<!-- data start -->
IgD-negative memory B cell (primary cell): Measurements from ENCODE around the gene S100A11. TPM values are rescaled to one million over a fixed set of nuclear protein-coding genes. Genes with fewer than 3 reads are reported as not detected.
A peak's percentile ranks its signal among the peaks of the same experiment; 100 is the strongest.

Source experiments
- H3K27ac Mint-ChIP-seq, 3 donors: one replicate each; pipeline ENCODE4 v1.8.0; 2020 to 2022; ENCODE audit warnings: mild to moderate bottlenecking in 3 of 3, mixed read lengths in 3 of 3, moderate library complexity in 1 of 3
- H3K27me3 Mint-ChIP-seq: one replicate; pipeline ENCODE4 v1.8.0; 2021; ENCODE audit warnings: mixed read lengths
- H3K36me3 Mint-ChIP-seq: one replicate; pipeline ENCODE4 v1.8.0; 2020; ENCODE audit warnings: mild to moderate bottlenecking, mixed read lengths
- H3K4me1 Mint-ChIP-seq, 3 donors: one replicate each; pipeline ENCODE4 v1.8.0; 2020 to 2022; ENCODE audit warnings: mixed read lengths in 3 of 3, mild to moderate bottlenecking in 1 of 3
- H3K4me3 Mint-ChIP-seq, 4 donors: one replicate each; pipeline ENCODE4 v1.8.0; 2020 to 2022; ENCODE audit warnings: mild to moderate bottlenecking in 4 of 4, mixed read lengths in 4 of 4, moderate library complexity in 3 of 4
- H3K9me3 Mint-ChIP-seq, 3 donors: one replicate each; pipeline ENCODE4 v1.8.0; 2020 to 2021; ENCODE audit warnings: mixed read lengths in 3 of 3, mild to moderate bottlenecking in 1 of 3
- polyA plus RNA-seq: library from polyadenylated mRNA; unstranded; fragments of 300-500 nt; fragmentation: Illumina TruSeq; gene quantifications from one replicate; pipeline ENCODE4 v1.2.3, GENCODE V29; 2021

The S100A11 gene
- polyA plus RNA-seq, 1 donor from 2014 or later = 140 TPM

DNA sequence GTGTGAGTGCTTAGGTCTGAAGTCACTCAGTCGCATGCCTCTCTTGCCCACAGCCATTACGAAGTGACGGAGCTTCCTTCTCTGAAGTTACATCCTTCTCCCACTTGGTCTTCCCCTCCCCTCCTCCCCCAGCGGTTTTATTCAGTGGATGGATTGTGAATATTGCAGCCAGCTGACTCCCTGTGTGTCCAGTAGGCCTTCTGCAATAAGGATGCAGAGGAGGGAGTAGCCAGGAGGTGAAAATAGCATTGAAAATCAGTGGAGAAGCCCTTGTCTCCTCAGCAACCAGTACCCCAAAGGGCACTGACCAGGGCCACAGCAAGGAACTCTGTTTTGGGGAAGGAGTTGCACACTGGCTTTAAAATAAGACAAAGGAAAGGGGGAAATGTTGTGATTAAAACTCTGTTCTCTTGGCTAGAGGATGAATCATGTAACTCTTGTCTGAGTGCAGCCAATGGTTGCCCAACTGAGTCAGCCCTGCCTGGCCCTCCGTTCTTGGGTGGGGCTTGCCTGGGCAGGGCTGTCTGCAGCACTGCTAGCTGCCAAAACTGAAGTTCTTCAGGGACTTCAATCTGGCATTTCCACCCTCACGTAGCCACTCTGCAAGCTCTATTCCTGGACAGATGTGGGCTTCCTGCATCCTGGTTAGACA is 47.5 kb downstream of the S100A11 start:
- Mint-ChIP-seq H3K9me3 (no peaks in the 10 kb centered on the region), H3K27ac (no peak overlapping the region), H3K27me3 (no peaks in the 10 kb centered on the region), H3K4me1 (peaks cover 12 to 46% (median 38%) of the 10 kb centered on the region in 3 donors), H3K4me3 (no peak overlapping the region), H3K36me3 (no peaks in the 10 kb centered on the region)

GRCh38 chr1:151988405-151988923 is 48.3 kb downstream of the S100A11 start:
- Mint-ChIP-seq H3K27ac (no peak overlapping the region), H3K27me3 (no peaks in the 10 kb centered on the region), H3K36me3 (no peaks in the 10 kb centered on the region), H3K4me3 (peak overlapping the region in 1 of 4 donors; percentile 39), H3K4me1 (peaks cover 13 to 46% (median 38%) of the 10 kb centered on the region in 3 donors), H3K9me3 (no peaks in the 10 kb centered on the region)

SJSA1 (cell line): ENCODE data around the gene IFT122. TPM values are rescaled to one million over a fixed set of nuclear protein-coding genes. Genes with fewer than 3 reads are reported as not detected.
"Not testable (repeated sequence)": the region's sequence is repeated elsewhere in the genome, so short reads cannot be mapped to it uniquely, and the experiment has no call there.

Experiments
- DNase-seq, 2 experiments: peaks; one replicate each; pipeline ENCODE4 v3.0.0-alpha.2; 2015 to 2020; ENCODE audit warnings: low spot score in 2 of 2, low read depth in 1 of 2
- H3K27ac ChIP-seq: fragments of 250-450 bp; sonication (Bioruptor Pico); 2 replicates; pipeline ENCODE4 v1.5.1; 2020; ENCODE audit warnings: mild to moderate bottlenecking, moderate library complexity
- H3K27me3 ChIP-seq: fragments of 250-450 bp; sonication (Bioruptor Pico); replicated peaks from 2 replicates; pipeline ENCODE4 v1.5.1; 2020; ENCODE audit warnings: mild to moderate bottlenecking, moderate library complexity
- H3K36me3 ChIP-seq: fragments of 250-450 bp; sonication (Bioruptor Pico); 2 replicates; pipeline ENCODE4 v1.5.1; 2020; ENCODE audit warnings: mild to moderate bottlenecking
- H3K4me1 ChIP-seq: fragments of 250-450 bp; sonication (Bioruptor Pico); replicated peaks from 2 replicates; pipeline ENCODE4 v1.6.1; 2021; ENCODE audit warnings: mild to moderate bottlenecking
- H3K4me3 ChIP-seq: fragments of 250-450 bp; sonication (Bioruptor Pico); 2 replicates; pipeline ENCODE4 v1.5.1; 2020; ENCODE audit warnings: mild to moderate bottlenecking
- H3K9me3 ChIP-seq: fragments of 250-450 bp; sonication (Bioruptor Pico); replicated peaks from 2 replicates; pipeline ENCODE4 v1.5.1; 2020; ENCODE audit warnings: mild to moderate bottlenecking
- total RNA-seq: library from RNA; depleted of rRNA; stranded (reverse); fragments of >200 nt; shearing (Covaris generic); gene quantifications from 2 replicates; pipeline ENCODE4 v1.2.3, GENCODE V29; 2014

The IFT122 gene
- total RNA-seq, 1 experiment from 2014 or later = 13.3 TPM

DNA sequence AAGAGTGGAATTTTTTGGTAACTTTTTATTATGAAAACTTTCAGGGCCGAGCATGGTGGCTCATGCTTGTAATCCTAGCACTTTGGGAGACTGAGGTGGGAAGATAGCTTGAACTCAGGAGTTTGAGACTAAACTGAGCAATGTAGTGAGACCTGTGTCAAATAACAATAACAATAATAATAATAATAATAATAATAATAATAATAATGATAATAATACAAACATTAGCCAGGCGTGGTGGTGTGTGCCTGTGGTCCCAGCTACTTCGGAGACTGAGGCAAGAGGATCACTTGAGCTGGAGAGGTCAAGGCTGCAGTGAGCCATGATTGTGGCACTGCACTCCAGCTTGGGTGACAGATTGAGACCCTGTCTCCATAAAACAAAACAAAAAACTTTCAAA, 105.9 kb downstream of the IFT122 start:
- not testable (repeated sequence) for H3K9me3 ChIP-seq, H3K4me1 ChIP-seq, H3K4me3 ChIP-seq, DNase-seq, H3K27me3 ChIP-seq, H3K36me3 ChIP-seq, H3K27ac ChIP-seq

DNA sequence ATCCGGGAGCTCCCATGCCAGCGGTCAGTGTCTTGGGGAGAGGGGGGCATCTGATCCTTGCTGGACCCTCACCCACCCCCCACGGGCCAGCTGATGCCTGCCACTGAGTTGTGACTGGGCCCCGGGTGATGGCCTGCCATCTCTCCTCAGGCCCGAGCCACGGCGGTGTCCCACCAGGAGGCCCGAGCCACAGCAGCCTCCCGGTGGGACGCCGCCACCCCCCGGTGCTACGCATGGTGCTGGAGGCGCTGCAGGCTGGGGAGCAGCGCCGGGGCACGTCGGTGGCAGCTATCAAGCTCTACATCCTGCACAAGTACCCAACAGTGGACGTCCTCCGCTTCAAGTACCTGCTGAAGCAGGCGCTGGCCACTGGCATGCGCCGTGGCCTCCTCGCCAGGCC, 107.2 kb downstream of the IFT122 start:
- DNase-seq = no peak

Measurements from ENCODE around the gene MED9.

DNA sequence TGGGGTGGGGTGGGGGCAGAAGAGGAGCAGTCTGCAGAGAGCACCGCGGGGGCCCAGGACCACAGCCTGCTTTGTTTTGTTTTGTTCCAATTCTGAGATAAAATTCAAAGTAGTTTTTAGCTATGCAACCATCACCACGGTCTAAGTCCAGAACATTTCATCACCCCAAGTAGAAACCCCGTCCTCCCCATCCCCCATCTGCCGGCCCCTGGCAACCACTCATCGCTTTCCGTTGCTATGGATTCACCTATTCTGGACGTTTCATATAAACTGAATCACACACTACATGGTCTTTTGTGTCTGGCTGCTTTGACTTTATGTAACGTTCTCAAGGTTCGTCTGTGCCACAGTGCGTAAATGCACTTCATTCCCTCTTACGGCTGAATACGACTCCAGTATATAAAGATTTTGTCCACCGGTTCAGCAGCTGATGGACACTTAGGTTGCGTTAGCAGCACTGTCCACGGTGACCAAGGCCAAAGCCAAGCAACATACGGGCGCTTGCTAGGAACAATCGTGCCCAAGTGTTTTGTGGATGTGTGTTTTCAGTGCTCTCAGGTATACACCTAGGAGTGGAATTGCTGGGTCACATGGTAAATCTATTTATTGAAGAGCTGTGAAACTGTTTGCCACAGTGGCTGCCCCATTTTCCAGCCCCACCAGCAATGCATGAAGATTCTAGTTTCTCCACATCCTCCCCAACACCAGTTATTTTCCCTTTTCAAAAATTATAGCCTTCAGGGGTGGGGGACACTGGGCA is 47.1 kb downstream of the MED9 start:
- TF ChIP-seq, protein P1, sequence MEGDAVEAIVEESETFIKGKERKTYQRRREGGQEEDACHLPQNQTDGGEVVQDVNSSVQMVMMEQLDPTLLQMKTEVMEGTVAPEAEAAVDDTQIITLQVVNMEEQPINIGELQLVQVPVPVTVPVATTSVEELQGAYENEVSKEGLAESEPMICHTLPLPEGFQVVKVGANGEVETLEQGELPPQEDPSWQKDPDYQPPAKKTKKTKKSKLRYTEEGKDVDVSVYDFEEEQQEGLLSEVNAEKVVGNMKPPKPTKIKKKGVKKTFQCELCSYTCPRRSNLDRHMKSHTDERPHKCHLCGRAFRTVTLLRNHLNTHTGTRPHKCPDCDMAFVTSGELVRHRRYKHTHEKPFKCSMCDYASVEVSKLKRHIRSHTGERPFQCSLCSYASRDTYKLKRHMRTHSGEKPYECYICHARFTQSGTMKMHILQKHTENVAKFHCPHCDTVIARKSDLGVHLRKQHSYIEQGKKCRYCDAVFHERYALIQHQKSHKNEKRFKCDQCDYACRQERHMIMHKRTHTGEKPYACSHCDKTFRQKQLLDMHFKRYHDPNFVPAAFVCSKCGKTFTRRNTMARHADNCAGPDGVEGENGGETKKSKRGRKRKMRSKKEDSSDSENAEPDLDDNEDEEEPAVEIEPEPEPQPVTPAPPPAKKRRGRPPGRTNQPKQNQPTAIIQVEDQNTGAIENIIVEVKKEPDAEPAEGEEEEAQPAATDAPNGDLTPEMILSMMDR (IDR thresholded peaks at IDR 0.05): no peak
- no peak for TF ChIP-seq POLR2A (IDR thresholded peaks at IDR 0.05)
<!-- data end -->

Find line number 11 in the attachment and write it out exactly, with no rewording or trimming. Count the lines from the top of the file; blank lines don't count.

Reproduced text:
The S100A11 gene